I’ve only truly felt like a writer a couple of times.
I guess a lot of that has to do with the fact I’m not really a proper writer…
The first incident that made me feel like a writer was the launch party of Kerb Magazine in London. Kerb is by no means a big name magazine, but last year its first print issue featured an article on the US election that I wrote.
The launch of the magazine was held at The Green Carnation in Soho. Before it started I went to the park with two of my friends, and we drank a few cans of warm Stella Artois. I was wearing a cord jacket, white Converse and a patterned shirt because the ensemble made me feel like Hunter S. Thompson.
We went to the venue, paid £6 for a gassy lager and then went to a rock and roll bar around the corner to drink £2 bottles of Heineken. We went back to the party a few times, but it was full of horrifically hip people and borderline transvestites.
I left early.
On the walk to the station I was the subject of much attention from a group of young Japanese tourists.
They were pointing at me.
The were holding copies of Kerb, opened to my article… I’d been recognized on the streets of old London town!
Being asked to write for TNB made me feel more like a writer. I suppose a proper writer is someone who gets paid to write, but I’m very much of the opinion that having people actually read what you’ve written is far more of a reward than simple cash.
On the days I was working on Cactus City Blues, I felt like a writer; there was just something magic— perhaps even romantic— about being sat at a desk with nothing more than a laptop, reams of notes and empty coffee cups for company.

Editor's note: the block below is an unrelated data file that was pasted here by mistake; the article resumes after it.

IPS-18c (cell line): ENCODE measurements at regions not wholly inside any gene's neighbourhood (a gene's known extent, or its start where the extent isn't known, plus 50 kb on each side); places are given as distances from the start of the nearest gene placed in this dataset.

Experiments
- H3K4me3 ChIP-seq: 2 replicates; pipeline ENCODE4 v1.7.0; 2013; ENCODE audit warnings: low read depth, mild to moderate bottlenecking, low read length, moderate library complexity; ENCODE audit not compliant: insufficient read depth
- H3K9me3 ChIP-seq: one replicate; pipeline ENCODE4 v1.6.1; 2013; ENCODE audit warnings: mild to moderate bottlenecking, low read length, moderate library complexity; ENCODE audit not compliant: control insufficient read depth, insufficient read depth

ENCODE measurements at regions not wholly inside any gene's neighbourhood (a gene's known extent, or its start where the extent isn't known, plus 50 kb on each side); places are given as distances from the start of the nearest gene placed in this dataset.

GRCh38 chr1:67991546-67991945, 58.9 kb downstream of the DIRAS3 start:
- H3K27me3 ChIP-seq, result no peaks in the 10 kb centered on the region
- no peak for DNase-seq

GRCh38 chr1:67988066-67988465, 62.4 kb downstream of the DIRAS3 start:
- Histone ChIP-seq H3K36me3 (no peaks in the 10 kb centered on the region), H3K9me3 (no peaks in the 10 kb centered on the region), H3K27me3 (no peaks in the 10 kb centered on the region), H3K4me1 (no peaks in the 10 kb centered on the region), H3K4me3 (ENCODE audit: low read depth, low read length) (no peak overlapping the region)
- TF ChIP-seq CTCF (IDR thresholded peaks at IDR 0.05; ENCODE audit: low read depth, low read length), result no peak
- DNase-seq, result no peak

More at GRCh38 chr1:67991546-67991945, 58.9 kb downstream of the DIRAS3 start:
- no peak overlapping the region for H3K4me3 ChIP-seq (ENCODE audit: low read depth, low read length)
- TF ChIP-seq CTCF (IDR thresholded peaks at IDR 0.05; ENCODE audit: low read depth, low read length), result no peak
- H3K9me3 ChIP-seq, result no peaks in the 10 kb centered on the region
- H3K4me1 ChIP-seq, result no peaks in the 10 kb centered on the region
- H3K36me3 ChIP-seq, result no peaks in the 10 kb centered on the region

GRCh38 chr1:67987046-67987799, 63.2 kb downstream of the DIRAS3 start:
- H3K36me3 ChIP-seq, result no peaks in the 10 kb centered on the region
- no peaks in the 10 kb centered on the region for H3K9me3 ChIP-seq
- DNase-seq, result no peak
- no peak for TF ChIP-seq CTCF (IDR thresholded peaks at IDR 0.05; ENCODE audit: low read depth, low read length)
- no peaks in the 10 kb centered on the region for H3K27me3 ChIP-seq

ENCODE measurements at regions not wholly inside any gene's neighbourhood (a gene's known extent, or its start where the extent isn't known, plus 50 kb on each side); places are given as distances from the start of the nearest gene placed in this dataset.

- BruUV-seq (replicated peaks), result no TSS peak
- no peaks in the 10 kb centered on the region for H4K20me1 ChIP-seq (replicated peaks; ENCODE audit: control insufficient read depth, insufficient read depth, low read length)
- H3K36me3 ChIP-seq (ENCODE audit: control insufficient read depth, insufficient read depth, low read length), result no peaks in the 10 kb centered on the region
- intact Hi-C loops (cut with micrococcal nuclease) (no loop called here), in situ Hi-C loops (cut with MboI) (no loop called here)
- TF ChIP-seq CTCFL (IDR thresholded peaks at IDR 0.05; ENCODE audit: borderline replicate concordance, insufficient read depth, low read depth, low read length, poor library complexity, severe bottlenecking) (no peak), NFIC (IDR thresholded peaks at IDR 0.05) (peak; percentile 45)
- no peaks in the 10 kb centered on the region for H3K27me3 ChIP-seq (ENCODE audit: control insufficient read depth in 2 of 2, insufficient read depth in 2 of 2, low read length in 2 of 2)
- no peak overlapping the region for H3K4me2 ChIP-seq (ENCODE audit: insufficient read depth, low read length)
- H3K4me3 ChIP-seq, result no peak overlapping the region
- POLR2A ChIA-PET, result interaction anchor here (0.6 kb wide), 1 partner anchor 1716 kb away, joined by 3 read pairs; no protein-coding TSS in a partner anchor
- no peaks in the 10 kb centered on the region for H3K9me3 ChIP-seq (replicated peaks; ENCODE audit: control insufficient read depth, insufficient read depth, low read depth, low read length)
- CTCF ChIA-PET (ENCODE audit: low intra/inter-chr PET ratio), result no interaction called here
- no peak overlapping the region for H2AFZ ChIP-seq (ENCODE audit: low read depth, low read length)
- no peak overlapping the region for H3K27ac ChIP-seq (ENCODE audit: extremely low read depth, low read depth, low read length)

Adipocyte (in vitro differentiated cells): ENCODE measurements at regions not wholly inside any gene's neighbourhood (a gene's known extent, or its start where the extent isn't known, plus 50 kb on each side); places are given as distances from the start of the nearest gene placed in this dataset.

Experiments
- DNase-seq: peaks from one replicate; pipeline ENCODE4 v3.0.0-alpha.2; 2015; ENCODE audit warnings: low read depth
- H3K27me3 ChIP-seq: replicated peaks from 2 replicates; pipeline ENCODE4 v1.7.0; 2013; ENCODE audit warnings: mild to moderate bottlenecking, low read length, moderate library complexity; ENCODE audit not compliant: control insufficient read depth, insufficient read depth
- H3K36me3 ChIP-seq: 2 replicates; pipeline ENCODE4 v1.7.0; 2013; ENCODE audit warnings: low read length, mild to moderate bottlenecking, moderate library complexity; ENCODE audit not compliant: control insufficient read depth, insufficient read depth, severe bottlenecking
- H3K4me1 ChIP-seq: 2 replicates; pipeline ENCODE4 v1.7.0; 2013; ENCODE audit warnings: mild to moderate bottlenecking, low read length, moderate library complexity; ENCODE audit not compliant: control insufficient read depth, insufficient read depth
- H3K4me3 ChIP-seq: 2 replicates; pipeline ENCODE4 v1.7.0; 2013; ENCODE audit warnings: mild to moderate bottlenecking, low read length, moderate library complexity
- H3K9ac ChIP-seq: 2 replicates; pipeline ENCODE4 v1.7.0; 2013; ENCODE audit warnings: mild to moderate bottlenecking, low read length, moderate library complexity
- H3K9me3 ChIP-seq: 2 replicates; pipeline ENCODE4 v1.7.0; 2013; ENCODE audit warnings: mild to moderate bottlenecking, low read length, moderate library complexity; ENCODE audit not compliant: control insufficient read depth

I guess the day in early January when I finally finished writing the damn thing made me feel like I could legitimately call myself a writer— I mean surely writing a novel, however bad, qualifies you?
I knew I was at least heading in the right direction when, as soon as I finished CCB, I became filled with desire to write another novel— that is to say, I knew that writing novels was what I wanted to do with my life.
I felt like a writer when I started writing that second novel, even if it is called Jesus Christ and The Mongoose Keepers of Mars: a journey through time, space, and the slightly apocalyptic seaside towns of Britain.
But you know what really made me feel like a writer?
It has nothing to do with anything I’ve ever written.
I’ve never felt like more of a writer than when I’ve been out socialising with my friends.
All my friends are on the same Creative Writing course that I’m on, which means we’re all aspiring writers.
There is something about ignoring impending poverty to go and get rat-arsed in a bar with a bunch of other writers…literary enthusiasts…arty types…
At the very least it fulfills a sort of drunken writer fantasy…
I don’t really know how to describe it…maybe it’s an air of possibility…perhaps it’s an air of inevitability…I don’t know…
All I really know is that somehow I tend to feel more like a writer with a mojito in my hand than with a pen…